This was a study conducted by Standard and Poors about a year ago. A little dated, but our previous post (“86 Percent of Americans can not answer all of these questions – can you?“) from 2012 is a post that still brings in a lot of traffic years later. So I wanted to continue the financial literacy theme with a newer study and newer questions. This study questioned 150,000 people across 140 countries.
How many could get 3 of the following questions correct? World wide? Just 33% could answer. Americans were slightly better, but still a dismal 57% pass rate. Here are the questions, along with a detailed explanation of the answers. How well did you do? Miss a few? No worries, at the end we explain the answers in detail to ensure you understand the topic.
Why is Financial literacy important? It means knowing how to get the best return on your savings, it means understanding risks in your investments, it means a less likelihood of being scammed. Those with lower financial literacy pay more for loans, pay higher transaction fees and have higher debt on average. In my opinion, learning the ins and outs of your own finances is one of the surest ways to save and secure your money. So understanding these basic concepts is important. Take the test below to see how you stack up to the rest of the world:
Question 1: Topic: RISK DIVERSIFICATION
Question 2: Topic: INFLATION
Question 3: Topic: INTEREST
Question 4: Topic: COMPOUND INTEREST
Question 5: Topic: COMPOUND INTEREST
Question 1: Topic: RISK DIVERSIFICATION
The answer:
This questions tests on the understanding of diversification. I’m sure you have heard the phrase “Don’t put all your eggs in one basket.” Being diversified means not having all of your investments in “one basket”, which could mean 1 single company’s stock.
If you have $10,000 to invest, and you put all of that money into company ABC and the company goes bankrupt, you lose all of your money. Whereas, if you had split your money between ABC and 9 other companies (aka diversified your investments) you would only lose 10% of your money assume no other companies failed as well. This is why it is safer to split your investments up into multiple businesses over one single business. This is why index investing has become so popular. It requires no active participation from the investor, and their investments are split up into hundreds or even thousands of companies.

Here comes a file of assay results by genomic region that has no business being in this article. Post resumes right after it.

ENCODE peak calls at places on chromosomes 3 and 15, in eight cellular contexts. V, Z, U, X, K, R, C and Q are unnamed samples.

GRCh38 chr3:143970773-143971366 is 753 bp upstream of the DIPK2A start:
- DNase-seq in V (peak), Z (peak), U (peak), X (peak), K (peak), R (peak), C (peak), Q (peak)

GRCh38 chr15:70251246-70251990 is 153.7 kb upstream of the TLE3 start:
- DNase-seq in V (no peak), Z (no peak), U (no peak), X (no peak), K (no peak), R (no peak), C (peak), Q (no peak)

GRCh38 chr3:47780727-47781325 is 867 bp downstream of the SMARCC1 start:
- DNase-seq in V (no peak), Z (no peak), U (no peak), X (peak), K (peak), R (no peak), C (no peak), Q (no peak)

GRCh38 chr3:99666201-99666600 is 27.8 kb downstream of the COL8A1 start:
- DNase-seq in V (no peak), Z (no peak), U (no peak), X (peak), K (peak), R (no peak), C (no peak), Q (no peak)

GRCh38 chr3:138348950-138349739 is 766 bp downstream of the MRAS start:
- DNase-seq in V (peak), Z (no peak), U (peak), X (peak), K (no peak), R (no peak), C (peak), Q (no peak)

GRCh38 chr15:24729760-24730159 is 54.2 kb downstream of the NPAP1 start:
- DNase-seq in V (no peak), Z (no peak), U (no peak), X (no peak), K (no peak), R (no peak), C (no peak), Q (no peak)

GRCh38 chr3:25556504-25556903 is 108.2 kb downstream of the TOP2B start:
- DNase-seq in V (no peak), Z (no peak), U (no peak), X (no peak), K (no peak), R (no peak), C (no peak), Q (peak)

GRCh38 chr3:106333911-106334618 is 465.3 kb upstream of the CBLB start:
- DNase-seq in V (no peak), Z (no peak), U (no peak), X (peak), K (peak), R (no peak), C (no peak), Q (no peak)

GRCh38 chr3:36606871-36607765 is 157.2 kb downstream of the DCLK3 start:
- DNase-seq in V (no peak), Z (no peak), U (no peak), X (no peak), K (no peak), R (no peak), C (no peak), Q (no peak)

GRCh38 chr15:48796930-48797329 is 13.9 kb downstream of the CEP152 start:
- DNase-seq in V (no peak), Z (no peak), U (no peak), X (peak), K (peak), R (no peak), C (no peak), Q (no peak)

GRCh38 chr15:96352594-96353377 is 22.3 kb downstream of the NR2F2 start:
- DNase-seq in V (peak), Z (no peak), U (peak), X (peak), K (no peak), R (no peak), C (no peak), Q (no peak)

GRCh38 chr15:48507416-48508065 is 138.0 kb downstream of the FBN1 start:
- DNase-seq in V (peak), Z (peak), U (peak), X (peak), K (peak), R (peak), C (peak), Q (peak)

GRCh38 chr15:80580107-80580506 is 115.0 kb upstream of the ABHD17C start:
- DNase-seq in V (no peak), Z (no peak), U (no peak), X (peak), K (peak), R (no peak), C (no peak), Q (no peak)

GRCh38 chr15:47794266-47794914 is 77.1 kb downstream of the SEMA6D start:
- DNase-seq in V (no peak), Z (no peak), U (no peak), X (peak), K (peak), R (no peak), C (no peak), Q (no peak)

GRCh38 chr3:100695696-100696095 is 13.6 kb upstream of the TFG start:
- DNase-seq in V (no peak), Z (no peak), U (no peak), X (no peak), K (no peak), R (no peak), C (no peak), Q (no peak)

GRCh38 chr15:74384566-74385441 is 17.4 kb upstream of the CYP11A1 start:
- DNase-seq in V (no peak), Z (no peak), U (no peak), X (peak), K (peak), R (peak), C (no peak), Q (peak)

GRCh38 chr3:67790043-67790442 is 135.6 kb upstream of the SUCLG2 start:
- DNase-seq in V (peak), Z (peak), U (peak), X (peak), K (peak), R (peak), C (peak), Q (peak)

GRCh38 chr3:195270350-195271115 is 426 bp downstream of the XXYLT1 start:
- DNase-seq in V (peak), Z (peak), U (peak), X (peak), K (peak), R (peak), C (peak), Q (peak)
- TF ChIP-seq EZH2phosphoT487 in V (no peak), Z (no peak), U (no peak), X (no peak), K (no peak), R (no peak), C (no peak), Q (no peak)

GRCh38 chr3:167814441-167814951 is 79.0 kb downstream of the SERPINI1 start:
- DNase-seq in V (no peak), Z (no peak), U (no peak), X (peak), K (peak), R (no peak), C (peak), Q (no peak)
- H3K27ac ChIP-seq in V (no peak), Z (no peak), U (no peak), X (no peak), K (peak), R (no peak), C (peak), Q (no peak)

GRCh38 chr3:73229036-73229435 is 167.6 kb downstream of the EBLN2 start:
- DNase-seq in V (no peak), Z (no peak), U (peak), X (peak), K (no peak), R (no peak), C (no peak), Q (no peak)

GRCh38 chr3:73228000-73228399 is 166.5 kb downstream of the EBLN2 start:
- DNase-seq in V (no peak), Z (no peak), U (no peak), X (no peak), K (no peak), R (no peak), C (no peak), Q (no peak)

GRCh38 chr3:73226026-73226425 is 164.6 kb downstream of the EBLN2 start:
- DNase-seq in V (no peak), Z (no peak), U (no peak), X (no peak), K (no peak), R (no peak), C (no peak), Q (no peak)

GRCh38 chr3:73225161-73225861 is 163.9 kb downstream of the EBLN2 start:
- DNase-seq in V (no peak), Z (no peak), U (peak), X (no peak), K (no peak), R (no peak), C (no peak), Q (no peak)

Question 2: Topic: INFLATION
The answer:
This question tests on a basic understanding of inflation. As the price of things rise, your dollars effectively lose “purchasing power”, meaning they don’t buy the same amount of things as they used to. This becomes a problem when investors have large amounts of their savings in cash, earning little to no return while the price of things go up. For example, a 30 year old with $100,000 in savings today may feel content knowing they have many years worth of living expenses in the bank. But the problem is that over the decades the purchasing power of that $100,000 will decline and not last as long as this saver had hoped. Look at house prices, food prices or automobile prices from 40 years ago and you will see the importance of your savings keeping up with inflation.
The answer for the question is the same because even though your income has doubled, so has the price of everything else, meaning your purchasing power of those dollars you earned have decreased by half.
Question 3: Topic: INTEREST
The answer:
This question test your ability to do a basic interest calculation. How do we calculate what 3% of $100 is? The formula is:
$f = $i * (1+r)
Where $f = the final amount
$i = the initial amount
and r is the interest rate, in decimal form (so 3% = 0.03)
So $f = 100 * (1+ 0.03) = $103, which is less than $105, so the answer is b.
Question 4: Topic: COMPOUND INTEREST
The answer:
This questions tests your understanding of basic compounding interest. The idea behind compounding interest is that as you save for long periods of time, not only does your original investment earn interest, but you also earn interest on the interest earned in previous years!
Look at the calculation for this question, using our formula from the answer to question 3 and assuming the investment is $100:
For year 1:
$f = $100 * (1 + 0.15) = $115
So the bank added $15 to your account in year 1. But the bank will not only add $15 to your bank next year, they will add more because they are now going to give you interest on your $115 instead of the original $100.
$f = $115 * (1+ 0.15) = $132.50
So the bank added $17.50 to your account for year 2.
Granted, small amounts and short time frames make the effects of compounding interest seem rather small. But what happens when instead of $100 we use $10,000, and instead of 2 years we use 20? We can use our Compound Interest Calculator to find out:
Question 5: Topic: COMPOUND INTEREST
The answer:
This question is testing your understanding of the concept of question 4. For the first year, the saver earns 10% on their $100, which is $10. But that money stays in the account and now for year 2 this saver does not earn $10 in interest again, but instead earns $11 because of the interest on that added $10. We saw in the answer for 4 that interest begins to build on previously earned interest, and the same happens here. So you would end up with more than $150 because of compounding interest. Just how much would you end up with exactly? A little over $161:
How did you do? What topics tripped you up?
You can read much more on the study here: S&P Global FinLit survey
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